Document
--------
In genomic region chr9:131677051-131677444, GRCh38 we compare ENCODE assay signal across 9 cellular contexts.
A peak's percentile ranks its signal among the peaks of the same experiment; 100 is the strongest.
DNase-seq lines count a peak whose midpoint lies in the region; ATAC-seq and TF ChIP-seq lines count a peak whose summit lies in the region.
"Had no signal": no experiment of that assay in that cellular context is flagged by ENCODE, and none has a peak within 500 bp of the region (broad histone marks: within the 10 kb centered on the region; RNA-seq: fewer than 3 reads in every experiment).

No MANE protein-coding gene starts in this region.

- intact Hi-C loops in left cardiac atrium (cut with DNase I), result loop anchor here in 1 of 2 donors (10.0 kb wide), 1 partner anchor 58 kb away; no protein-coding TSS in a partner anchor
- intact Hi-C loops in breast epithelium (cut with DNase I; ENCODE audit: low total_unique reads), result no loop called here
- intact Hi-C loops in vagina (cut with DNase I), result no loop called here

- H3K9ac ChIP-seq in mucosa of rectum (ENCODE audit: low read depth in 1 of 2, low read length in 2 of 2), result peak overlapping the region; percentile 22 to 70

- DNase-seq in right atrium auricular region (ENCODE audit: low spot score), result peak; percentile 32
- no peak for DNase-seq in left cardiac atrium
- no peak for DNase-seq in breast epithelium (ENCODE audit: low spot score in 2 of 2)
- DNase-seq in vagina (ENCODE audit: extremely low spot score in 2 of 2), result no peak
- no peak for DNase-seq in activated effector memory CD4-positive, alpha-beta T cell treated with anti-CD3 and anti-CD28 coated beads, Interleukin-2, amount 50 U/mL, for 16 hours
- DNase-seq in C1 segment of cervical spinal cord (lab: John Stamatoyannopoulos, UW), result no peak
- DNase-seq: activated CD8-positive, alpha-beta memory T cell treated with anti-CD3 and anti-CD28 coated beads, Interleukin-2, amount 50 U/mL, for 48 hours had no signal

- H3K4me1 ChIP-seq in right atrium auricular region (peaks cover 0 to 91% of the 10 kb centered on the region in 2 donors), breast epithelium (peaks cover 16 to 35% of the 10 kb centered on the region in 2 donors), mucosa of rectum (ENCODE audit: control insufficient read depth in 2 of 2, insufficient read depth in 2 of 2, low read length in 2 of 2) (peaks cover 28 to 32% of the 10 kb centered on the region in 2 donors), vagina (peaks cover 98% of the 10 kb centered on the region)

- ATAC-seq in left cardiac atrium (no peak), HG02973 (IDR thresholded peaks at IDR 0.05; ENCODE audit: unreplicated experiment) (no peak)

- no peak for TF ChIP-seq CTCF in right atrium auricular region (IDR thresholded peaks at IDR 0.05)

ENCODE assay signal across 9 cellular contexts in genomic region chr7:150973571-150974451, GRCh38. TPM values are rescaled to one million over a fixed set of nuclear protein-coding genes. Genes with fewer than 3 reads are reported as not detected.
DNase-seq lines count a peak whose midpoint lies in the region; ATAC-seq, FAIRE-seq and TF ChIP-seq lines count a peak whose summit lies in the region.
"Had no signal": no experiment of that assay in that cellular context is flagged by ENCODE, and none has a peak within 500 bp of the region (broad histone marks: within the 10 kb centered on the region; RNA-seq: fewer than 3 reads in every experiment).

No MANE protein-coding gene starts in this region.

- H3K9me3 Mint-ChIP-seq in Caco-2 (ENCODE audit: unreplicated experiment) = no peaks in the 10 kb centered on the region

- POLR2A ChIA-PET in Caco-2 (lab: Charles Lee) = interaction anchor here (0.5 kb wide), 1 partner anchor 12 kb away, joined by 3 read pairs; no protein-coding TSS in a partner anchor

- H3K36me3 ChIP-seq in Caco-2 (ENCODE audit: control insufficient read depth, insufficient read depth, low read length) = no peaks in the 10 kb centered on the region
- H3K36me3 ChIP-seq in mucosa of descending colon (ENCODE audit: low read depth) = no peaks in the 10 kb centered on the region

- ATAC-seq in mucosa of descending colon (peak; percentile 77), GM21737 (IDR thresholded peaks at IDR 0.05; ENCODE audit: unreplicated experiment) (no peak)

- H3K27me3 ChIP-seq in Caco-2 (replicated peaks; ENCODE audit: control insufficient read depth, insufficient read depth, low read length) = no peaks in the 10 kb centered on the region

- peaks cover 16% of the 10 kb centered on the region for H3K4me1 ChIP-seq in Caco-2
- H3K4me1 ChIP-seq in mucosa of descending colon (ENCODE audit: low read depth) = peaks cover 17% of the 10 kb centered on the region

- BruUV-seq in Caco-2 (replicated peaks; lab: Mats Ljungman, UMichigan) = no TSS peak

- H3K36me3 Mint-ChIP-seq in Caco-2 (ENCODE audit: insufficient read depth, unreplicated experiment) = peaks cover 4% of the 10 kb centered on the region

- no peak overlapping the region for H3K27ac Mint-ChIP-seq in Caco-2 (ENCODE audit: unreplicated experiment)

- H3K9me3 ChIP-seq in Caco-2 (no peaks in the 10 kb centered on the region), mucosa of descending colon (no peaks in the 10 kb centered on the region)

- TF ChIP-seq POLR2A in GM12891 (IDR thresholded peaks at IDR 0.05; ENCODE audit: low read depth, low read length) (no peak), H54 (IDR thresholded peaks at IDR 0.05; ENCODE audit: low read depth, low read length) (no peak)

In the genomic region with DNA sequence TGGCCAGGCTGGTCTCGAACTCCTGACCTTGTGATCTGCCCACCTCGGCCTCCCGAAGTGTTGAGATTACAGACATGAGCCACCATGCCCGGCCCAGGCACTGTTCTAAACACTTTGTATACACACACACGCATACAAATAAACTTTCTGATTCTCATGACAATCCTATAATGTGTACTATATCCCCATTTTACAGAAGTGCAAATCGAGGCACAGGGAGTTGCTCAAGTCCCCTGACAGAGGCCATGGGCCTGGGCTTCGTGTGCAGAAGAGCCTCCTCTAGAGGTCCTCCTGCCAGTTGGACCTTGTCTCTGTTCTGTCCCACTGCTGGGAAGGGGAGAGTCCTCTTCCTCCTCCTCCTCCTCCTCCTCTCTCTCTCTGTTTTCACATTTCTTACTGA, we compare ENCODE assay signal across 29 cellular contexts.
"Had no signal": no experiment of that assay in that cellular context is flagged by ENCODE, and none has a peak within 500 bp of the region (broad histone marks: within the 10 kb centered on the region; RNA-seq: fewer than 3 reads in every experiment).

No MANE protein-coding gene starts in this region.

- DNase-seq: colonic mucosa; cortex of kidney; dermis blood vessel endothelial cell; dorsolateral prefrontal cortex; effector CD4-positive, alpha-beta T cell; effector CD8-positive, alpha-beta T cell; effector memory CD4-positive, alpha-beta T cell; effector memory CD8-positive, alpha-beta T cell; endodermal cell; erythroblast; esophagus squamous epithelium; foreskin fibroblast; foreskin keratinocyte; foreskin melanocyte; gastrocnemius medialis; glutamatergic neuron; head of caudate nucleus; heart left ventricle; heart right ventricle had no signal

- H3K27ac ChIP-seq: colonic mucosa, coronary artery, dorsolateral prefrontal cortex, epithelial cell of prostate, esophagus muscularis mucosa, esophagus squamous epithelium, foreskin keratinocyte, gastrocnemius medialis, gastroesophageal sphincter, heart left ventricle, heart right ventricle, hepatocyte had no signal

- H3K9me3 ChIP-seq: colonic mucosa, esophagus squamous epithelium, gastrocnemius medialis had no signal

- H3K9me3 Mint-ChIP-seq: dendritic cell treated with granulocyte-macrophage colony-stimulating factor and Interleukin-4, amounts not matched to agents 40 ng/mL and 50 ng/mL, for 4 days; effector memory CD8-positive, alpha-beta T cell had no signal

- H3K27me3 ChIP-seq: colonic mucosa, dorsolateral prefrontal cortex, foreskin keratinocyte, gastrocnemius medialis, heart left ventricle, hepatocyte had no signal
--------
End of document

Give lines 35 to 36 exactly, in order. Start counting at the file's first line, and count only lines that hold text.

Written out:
- H3K9me3 ChIP-seq in Caco-2 (no peaks in the 10 kb centered on the region), mucosa of descending colon (no peaks in the 10 kb centered on the region)

- TF ChIP-seq POLR2A in GM12891 (IDR thresholded peaks at IDR 0.05; ENCODE audit: low read depth, low read length) (no peak), H54 (IDR thresholded peaks at IDR 0.05; ENCODE audit: low read depth, low read length) (no peak)